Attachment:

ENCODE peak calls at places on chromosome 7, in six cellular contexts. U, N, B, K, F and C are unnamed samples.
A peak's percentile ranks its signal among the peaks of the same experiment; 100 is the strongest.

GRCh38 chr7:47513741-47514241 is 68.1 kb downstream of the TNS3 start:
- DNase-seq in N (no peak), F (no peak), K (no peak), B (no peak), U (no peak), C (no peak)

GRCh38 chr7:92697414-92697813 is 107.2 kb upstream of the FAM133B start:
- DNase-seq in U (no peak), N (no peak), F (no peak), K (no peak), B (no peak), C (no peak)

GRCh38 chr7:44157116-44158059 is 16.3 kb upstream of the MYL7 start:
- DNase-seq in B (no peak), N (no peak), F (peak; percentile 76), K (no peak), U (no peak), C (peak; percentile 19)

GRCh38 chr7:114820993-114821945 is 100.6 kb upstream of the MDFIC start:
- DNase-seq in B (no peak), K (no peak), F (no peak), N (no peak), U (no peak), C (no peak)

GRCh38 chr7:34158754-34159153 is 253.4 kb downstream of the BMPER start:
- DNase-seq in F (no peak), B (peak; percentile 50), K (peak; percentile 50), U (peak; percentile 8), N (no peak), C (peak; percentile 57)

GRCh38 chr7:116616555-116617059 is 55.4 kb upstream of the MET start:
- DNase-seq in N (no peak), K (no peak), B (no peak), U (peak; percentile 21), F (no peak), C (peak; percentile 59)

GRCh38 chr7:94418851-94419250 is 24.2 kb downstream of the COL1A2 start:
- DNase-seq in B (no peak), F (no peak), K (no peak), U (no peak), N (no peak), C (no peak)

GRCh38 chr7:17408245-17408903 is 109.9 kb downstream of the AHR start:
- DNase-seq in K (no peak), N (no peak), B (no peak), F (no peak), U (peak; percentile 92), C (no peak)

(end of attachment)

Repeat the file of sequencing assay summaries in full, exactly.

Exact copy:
ENCODE peak calls at places on chromosome 7, in six cellular contexts. U, N, B, K, F and C are unnamed samples.
A peak's percentile ranks its signal among the peaks of the same experiment; 100 is the strongest.

GRCh38 chr7:47513741-47514241 is 68.1 kb downstream of the TNS3 start:
- DNase-seq in N (no peak), F (no peak), K (no peak), B (no peak), U (no peak), C (no peak)

GRCh38 chr7:92697414-92697813 is 107.2 kb upstream of the FAM133B start:
- DNase-seq in U (no peak), N (no peak), F (no peak), K (no peak), B (no peak), C (no peak)

GRCh38 chr7:44157116-44158059 is 16.3 kb upstream of the MYL7 start:
- DNase-seq in B (no peak), N (no peak), F (peak; percentile 76), K (no peak), U (no peak), C (peak; percentile 19)

GRCh38 chr7:114820993-114821945 is 100.6 kb upstream of the MDFIC start:
- DNase-seq in B (no peak), K (no peak), F (no peak), N (no peak), U (no peak), C (no peak)

GRCh38 chr7:34158754-34159153 is 253.4 kb downstream of the BMPER start:
- DNase-seq in F (no peak), B (peak; percentile 50), K (peak; percentile 50), U (peak; percentile 8), N (no peak), C (peak; percentile 57)

GRCh38 chr7:116616555-116617059 is 55.4 kb upstream of the MET start:
- DNase-seq in N (no peak), K (no peak), B (no peak), U (peak; percentile 21), F (no peak), C (peak; percentile 59)

GRCh38 chr7:94418851-94419250 is 24.2 kb downstream of the COL1A2 start:
- DNase-seq in B (no peak), F (no peak), K (no peak), U (no peak), N (no peak), C (no peak)

GRCh38 chr7:17408245-17408903 is 109.9 kb downstream of the AHR start:
- DNase-seq in K (no peak), N (no peak), B (no peak), F (no peak), U (peak; percentile 92), C (no peak)